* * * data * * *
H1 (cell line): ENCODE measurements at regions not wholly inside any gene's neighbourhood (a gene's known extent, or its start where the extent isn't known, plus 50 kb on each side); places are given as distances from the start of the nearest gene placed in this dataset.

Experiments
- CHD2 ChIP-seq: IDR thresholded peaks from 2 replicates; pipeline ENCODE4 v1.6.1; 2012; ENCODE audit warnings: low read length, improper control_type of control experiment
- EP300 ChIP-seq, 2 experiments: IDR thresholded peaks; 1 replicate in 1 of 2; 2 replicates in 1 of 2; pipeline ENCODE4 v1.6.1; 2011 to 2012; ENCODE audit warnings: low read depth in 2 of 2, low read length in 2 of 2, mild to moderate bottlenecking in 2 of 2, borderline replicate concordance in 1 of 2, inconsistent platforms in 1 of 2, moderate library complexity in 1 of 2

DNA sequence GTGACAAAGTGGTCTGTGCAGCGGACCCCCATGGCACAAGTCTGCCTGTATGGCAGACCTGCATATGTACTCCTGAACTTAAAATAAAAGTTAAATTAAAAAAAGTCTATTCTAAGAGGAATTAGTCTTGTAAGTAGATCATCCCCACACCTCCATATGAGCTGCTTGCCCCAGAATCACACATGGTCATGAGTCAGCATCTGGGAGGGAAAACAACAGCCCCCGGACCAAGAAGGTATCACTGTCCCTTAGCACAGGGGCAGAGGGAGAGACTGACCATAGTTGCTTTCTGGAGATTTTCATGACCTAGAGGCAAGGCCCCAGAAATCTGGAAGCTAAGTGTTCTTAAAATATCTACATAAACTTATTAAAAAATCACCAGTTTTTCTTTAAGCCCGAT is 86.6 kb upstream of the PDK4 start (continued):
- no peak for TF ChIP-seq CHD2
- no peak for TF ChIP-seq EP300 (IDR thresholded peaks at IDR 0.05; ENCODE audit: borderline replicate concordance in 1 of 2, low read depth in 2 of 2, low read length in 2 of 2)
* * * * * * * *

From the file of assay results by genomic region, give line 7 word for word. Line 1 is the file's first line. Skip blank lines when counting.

- no peak for TF ChIP-seq EP300 (IDR thresholded peaks at IDR 0.05; ENCODE audit: borderline replicate concordance in 1 of 2, low read depth in 2 of 2, low read length in 2 of 2)